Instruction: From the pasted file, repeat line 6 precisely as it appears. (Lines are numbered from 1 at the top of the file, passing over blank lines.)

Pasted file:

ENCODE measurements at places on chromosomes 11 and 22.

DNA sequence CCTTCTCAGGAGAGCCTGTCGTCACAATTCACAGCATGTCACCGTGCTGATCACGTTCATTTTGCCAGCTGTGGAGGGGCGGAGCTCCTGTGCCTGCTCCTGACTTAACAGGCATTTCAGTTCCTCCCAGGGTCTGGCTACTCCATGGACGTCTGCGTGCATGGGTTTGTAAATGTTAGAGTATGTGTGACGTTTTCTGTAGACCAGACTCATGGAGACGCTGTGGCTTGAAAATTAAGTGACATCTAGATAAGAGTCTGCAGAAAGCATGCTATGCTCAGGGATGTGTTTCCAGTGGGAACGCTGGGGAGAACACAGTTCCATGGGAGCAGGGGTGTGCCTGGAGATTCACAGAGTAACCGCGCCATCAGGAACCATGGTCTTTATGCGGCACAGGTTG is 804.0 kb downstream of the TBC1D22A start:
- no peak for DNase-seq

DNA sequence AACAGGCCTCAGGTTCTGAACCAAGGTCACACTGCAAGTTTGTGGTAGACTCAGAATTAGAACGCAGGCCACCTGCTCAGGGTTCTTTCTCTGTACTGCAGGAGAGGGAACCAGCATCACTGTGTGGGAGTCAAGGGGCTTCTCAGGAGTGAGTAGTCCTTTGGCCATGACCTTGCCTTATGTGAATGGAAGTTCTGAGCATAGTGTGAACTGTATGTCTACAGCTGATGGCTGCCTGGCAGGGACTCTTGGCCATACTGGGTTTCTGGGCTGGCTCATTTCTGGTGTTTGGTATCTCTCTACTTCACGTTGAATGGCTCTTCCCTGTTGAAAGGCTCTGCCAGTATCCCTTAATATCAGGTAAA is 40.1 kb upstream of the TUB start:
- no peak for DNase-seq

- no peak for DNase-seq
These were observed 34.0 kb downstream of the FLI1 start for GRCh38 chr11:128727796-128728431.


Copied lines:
- no peak for DNase-seq